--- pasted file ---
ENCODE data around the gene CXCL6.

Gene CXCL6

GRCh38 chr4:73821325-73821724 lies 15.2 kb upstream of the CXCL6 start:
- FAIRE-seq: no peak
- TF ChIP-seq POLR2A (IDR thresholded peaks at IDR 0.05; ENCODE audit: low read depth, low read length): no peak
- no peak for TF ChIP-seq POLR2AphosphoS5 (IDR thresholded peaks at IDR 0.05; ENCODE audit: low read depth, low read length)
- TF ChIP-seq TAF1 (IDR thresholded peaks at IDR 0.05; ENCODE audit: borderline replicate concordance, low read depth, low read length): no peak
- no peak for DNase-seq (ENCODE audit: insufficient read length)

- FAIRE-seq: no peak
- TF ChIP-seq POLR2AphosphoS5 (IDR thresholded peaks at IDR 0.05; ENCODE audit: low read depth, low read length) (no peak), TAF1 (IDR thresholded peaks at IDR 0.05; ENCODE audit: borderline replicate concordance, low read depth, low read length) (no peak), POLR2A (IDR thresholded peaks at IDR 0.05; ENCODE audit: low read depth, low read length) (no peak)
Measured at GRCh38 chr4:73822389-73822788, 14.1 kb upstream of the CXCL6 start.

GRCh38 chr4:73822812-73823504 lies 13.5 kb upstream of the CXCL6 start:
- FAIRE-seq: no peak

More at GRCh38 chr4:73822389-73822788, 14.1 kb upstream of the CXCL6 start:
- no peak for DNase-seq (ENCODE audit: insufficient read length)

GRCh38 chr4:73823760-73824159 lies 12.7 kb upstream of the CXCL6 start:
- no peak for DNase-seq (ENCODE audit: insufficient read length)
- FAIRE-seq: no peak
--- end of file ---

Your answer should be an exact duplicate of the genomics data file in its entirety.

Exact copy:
ENCODE data around the gene CXCL6.

Gene CXCL6

GRCh38 chr4:73821325-73821724 lies 15.2 kb upstream of the CXCL6 start:
- FAIRE-seq: no peak
- TF ChIP-seq POLR2A (IDR thresholded peaks at IDR 0.05; ENCODE audit: low read depth, low read length): no peak
- no peak for TF ChIP-seq POLR2AphosphoS5 (IDR thresholded peaks at IDR 0.05; ENCODE audit: low read depth, low read length)
- TF ChIP-seq TAF1 (IDR thresholded peaks at IDR 0.05; ENCODE audit: borderline replicate concordance, low read depth, low read length): no peak
- no peak for DNase-seq (ENCODE audit: insufficient read length)

- FAIRE-seq: no peak
- TF ChIP-seq POLR2AphosphoS5 (IDR thresholded peaks at IDR 0.05; ENCODE audit: low read depth, low read length) (no peak), TAF1 (IDR thresholded peaks at IDR 0.05; ENCODE audit: borderline replicate concordance, low read depth, low read length) (no peak), POLR2A (IDR thresholded peaks at IDR 0.05; ENCODE audit: low read depth, low read length) (no peak)
Measured at GRCh38 chr4:73822389-73822788, 14.1 kb upstream of the CXCL6 start.

GRCh38 chr4:73822812-73823504 lies 13.5 kb upstream of the CXCL6 start:
- FAIRE-seq: no peak

More at GRCh38 chr4:73822389-73822788, 14.1 kb upstream of the CXCL6 start:
- no peak for DNase-seq (ENCODE audit: insufficient read length)

GRCh38 chr4:73823760-73824159 lies 12.7 kb upstream of the CXCL6 start:
- no peak for DNase-seq (ENCODE audit: insufficient read length)
- FAIRE-seq: no peak